The Cape Verde archipelago is a group of islands in the Atlantic Ocean about three hundred miles west of Senegal in Africa, and seven hundred miles east of Brazil in South America.
The archipelago comprises ten inhabited islands: six northern, or “windward,” islands—Santo Antão, São Vicente, Sal, São Nicolau, Boa Vista, and Santa Luzia—and four southern, or “leeward,” islands—Maio, Santiago, Fogo, and Brava.
The island of Fogo is an active volcano that erupted frequently during the whaling era (1785, 1799, 1847, 1852, and 1857). Rising above the horizon, its column of fire by night and smoke by day marked the course for whaling vessels to Fogo and its smaller neighbor island Brava. During eruptions, residents of Fogo took refuge on Brava, leading the whalemen to call them all “Bravas.”
The Portuguese explorers who came upon the Cape Verde islands three decades before Columbus reached Hispaniola found the islands dry, remote, and uninhabited. Determined to make them productive, Portugal sent men to establish cotton and indigo plantations and imported enslaved Africans as labor.
There were almost no women among the Europeans sent to the Cape Verde Islands. Within a century, two thirds of the islands’ population were of mixed European and African heritage and the other third was of African heritage. Those proportions have remained approximately the same to the present, with some variation from island to island.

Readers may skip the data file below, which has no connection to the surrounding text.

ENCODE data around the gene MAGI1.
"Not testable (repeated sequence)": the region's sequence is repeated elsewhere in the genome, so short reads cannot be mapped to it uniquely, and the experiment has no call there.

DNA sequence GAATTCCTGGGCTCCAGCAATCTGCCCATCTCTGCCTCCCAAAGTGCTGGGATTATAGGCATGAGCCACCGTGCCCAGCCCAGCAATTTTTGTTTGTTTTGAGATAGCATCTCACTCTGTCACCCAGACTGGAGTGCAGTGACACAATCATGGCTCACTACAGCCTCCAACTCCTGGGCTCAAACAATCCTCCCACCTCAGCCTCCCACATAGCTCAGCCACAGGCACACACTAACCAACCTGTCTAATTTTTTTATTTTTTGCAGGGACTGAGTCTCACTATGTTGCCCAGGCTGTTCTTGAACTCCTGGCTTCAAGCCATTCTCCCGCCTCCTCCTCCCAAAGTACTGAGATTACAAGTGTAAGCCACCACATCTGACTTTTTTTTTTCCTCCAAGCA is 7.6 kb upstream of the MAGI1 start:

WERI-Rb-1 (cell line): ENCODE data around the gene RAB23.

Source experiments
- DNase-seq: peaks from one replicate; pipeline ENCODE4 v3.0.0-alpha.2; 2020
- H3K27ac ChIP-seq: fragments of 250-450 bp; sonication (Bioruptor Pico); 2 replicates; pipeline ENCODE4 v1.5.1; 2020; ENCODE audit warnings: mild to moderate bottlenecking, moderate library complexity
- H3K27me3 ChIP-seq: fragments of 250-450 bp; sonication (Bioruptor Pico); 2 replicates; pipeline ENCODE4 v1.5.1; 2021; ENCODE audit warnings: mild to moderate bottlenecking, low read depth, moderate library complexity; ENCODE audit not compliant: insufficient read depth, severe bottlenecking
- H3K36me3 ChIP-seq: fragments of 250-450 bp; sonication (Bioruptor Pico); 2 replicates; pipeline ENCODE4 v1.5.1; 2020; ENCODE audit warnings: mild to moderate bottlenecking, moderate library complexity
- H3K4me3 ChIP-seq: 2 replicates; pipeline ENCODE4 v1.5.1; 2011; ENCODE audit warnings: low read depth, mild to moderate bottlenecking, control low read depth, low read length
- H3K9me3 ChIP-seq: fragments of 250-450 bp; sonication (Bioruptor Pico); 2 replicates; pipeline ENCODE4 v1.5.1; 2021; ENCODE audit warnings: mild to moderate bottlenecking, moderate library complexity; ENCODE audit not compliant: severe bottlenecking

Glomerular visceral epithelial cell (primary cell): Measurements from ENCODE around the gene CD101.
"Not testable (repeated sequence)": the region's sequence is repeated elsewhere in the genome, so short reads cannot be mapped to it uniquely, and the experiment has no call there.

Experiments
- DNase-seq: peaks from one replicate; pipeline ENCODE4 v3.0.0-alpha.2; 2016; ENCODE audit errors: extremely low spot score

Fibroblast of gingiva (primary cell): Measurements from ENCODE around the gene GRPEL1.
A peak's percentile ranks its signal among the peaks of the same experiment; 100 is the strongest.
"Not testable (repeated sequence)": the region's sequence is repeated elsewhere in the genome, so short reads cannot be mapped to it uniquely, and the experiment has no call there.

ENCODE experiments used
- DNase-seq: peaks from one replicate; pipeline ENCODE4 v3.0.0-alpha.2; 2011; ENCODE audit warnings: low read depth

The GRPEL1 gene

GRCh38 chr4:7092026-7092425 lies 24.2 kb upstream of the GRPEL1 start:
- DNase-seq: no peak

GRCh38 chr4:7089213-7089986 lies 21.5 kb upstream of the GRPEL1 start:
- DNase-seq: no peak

Today the population of the Republic of Cabo Verde numbers about a half million people. An estimated million more Cape Verdeans live abroad in Africa, Europe, and North America. For generations, these emigrants and their descendants have sent back goods and money to support those living in the islands. At the time the Republic of Cabo Verde achieved independence in 1975, it was estimated that twenty-five per cent of its gross national product consisted of cash remissions received from abroad.
The religion of the islands was historically and remains today Roman Catholic, and the culture is Portuguese. The language of administration has always been standard Portuguese, but over time a local language, Kriolu, emerged. Drawing from both Portuguese and West African languages, Kriolu is a distinct language, not nonstandard Portuguese.
The traditional Cape Verdean indigo blue and white woven cotton textile is known as pano or pánu di téra. Woven in strips and sewn together for width, panos have served as garments, head coverings, shrouds, and carrying straps for both babies and loads. Tightly rolled, held between the knees, and slapped in rhythm, panos also become drums.
The patterns on panos are a synthesis of European motifs and West African weaving traditions. Pano production was part of the history of African slavery. As the transatlantic slave trade flowed through the Cape Verde archipelago from West Africa to the sugar plantations of Brazil, West African men proficient in weaving were retained to stay and produce panos that were carried back to West Africa, where they served as currency for the purchase of additional enslaved people. By the 1600s, thousands of panos were required to meet demand. The islands of Santiago and Fogo were centers of production with roots back to the late 1400s.
The weaving of panos for domestic use continued in the countryside after the end of the slave trade. Antique panos are treasured within families. Since independence was achieved in 1975, pano weaving has experienced a revival as an expression of nationhood. In addition to historic blue-and-white and black-and-white patterns, modern panos are woven in many colors and incorporated into clothing and home decoration.